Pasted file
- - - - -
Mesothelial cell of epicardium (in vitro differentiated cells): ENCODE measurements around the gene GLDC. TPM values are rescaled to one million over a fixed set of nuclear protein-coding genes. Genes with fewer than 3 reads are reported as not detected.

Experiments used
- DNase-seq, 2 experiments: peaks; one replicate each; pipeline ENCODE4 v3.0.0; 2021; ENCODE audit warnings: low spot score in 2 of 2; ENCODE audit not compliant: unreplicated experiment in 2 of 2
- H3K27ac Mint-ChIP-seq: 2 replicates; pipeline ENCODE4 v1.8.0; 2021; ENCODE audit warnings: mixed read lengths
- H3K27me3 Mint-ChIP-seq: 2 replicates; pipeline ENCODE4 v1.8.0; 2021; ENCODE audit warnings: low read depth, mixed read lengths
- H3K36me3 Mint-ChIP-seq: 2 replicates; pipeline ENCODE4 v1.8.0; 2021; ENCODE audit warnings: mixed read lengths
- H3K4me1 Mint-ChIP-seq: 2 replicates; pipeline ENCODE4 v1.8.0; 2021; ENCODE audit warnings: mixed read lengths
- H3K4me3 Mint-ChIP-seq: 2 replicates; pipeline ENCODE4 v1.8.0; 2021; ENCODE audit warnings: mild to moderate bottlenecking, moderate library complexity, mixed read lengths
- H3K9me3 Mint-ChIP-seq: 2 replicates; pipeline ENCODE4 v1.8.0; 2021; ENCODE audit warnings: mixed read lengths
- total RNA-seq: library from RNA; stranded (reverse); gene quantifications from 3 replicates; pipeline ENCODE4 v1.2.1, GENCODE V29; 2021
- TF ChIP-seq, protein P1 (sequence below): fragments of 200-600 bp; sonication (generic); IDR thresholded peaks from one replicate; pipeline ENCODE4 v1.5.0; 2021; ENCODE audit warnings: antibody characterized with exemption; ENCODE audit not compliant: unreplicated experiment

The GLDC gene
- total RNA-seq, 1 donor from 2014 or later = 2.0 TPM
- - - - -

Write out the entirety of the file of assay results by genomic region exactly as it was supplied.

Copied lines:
Mesothelial cell of epicardium (in vitro differentiated cells): ENCODE measurements around the gene GLDC. TPM values are rescaled to one million over a fixed set of nuclear protein-coding genes. Genes with fewer than 3 reads are reported as not detected.

Experiments used
- DNase-seq, 2 experiments: peaks; one replicate each; pipeline ENCODE4 v3.0.0; 2021; ENCODE audit warnings: low spot score in 2 of 2; ENCODE audit not compliant: unreplicated experiment in 2 of 2
- H3K27ac Mint-ChIP-seq: 2 replicates; pipeline ENCODE4 v1.8.0; 2021; ENCODE audit warnings: mixed read lengths
- H3K27me3 Mint-ChIP-seq: 2 replicates; pipeline ENCODE4 v1.8.0; 2021; ENCODE audit warnings: low read depth, mixed read lengths
- H3K36me3 Mint-ChIP-seq: 2 replicates; pipeline ENCODE4 v1.8.0; 2021; ENCODE audit warnings: mixed read lengths
- H3K4me1 Mint-ChIP-seq: 2 replicates; pipeline ENCODE4 v1.8.0; 2021; ENCODE audit warnings: mixed read lengths
- H3K4me3 Mint-ChIP-seq: 2 replicates; pipeline ENCODE4 v1.8.0; 2021; ENCODE audit warnings: mild to moderate bottlenecking, moderate library complexity, mixed read lengths
- H3K9me3 Mint-ChIP-seq: 2 replicates; pipeline ENCODE4 v1.8.0; 2021; ENCODE audit warnings: mixed read lengths
- total RNA-seq: library from RNA; stranded (reverse); gene quantifications from 3 replicates; pipeline ENCODE4 v1.2.1, GENCODE V29; 2021
- TF ChIP-seq, protein P1 (sequence below): fragments of 200-600 bp; sonication (generic); IDR thresholded peaks from one replicate; pipeline ENCODE4 v1.5.0; 2021; ENCODE audit warnings: antibody characterized with exemption; ENCODE audit not compliant: unreplicated experiment

The GLDC gene
- total RNA-seq, 1 donor from 2014 or later = 2.0 TPM